Software giant Microsoft is beta-testing an application called Microsoft Hohm that consumers can use to track energy usage and figure out ways that their household can conserve.
To make the case that this is something we all need, the company is holding up figures from a May 2009 Gartner survey of consumers in the United States and the United Kingdom, suggesting that 80 percent of them are willing and eager to take action on their energy bills. Not due to some environmental motivation, necessarily, but to save money. Problem is, most of us don't know where to start.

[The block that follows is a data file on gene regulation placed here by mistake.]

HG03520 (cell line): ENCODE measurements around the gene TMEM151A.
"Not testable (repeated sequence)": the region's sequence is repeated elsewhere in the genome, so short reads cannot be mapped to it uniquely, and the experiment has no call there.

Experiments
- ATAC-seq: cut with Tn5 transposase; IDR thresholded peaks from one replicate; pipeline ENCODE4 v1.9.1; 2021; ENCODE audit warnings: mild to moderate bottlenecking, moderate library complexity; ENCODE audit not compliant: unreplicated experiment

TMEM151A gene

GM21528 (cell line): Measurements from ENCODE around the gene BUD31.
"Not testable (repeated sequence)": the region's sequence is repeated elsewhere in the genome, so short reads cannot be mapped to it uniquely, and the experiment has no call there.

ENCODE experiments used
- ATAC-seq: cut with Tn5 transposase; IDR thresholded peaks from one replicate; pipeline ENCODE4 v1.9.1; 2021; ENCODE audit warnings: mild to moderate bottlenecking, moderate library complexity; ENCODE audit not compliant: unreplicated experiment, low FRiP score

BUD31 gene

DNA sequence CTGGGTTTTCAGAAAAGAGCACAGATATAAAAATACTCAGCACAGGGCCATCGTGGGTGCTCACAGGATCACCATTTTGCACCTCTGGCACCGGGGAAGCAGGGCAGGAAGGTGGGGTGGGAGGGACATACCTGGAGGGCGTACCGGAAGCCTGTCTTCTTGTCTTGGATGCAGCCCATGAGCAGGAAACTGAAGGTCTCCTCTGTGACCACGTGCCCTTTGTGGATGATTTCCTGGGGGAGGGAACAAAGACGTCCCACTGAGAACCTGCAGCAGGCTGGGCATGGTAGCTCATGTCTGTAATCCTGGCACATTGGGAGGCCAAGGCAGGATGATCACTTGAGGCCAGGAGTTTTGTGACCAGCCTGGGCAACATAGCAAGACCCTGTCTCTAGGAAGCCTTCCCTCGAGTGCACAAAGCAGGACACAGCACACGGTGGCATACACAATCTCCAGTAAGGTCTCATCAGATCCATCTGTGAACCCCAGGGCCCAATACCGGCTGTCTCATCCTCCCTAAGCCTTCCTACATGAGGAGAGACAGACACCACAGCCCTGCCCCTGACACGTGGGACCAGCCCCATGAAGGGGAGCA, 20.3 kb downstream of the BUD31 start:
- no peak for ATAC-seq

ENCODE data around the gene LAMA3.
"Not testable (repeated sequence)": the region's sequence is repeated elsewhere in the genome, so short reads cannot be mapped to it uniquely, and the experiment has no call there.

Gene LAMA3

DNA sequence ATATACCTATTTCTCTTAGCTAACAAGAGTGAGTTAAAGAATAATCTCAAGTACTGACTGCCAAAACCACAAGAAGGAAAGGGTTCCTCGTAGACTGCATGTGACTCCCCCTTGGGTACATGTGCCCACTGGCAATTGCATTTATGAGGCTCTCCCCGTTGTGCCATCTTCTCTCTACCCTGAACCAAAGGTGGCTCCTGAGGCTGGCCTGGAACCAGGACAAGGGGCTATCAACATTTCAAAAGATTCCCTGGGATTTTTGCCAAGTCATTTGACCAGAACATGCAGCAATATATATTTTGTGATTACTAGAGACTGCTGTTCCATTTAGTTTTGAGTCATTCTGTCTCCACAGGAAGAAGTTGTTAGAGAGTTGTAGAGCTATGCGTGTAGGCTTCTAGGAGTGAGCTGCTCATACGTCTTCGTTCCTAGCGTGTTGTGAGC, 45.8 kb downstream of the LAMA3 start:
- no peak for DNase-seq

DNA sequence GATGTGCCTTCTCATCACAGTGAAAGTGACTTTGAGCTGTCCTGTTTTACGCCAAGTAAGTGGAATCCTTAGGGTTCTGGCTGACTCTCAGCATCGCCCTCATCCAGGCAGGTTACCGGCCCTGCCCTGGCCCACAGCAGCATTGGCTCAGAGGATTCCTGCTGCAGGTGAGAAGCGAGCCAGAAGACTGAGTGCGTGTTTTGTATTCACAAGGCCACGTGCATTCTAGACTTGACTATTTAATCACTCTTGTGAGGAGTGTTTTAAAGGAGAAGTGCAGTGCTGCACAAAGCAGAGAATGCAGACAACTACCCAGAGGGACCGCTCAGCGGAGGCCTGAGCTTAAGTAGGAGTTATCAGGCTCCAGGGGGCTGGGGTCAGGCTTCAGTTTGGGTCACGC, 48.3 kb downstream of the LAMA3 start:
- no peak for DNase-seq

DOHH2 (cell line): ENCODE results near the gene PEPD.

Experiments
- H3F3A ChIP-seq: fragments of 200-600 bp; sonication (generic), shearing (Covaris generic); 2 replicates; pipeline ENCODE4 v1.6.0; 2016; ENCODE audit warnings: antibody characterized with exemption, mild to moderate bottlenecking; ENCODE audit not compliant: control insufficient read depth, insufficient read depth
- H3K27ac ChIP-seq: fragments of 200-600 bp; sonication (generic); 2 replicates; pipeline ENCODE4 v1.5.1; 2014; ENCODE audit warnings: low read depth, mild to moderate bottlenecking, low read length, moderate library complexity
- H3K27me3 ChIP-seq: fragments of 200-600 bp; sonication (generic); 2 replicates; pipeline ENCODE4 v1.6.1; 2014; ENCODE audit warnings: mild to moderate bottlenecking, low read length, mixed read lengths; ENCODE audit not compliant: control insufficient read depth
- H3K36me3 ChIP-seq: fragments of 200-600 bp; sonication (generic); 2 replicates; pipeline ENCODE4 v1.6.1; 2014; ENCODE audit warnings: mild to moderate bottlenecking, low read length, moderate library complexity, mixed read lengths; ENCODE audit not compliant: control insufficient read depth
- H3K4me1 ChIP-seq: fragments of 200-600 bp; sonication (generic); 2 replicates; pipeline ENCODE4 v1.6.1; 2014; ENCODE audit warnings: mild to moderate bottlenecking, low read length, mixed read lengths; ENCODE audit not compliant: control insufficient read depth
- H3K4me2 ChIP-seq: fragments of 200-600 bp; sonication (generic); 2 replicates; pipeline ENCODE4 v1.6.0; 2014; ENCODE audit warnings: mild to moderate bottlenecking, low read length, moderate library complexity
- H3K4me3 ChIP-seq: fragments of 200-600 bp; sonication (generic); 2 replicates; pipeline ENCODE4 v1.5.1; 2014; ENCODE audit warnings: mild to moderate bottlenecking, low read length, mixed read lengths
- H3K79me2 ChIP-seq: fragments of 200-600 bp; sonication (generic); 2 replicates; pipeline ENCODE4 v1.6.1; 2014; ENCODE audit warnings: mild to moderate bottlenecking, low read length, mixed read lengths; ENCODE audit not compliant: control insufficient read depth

So, Microsoft has built intelligence into the software that makes suggestions for ways you can affect energy usage, such as getting a better thermostat or caulking your windows over again. Your recommendations will be unique to your home, but they will be based on info that Microsoft has gleaned and licensed from Lawrence Berkeley National Laboratory and the U.S. Department of Energy. So, this are legitimate ideas based on national patterns of usage.
Hmmm, Hohm offers recommendations for how you can take action. Does anyone else see the potential for Microsoft to strike deals with power companies and alternative energy concerns to help bring them potential customers ready to take action on their energy bills? At the very least, Microsoft could sell advertisements for home improvement companies or energy-efficient appliance suppliers, which could display suggestions to fulfill some of Hohm's specific recommendations. Maybe I'm being too paranoid, though.